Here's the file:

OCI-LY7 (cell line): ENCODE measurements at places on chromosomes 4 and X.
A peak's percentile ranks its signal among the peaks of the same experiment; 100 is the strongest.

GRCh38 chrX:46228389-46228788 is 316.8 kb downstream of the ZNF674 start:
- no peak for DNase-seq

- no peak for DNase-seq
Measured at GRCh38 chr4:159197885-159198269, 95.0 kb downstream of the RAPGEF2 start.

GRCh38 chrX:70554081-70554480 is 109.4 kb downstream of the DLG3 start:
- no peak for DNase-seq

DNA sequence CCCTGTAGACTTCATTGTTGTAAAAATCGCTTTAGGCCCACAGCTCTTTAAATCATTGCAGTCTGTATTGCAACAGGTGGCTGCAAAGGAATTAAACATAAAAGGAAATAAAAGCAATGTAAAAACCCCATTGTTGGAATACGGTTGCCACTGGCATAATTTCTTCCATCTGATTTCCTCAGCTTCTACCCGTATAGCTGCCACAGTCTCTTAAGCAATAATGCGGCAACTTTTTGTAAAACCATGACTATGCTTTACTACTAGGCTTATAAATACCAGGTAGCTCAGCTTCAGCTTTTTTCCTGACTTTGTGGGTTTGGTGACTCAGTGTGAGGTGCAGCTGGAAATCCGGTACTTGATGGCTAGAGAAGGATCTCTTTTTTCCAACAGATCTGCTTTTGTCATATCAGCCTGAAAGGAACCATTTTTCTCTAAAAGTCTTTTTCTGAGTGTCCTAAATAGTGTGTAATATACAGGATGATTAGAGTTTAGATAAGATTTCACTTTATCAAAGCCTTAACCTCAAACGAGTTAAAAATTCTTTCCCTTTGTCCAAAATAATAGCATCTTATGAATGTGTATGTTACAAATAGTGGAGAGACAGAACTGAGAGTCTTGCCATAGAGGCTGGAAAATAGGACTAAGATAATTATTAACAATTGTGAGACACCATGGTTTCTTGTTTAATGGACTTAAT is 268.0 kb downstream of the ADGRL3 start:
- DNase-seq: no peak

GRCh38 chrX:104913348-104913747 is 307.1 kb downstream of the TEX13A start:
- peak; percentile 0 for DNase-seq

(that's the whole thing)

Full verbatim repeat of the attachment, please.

OCI-LY7 (cell line): ENCODE measurements at places on chromosomes 4 and X.
A peak's percentile ranks its signal among the peaks of the same experiment; 100 is the strongest.

GRCh38 chrX:46228389-46228788 is 316.8 kb downstream of the ZNF674 start:
- no peak for DNase-seq

- no peak for DNase-seq
Measured at GRCh38 chr4:159197885-159198269, 95.0 kb downstream of the RAPGEF2 start.

GRCh38 chrX:70554081-70554480 is 109.4 kb downstream of the DLG3 start:
- no peak for DNase-seq

DNA sequence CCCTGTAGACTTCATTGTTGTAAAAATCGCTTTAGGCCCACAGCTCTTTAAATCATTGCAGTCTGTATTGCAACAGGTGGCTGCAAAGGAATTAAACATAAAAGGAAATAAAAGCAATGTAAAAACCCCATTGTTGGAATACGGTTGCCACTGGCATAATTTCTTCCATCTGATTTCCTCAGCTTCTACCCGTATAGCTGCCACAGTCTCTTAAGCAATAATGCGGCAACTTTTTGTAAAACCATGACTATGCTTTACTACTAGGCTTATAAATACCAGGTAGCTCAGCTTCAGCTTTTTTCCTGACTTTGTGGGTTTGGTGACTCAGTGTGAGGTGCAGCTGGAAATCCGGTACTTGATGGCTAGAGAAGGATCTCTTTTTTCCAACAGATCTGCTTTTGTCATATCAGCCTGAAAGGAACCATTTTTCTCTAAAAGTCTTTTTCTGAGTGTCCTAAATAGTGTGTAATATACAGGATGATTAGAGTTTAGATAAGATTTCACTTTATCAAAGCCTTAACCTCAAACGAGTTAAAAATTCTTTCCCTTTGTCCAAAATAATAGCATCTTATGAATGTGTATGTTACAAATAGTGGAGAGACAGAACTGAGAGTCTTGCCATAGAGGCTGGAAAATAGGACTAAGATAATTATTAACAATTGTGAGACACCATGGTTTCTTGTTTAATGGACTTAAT is 268.0 kb downstream of the ADGRL3 start:
- DNase-seq: no peak

GRCh38 chrX:104913348-104913747 is 307.1 kb downstream of the TEX13A start:
- peak; percentile 0 for DNase-seq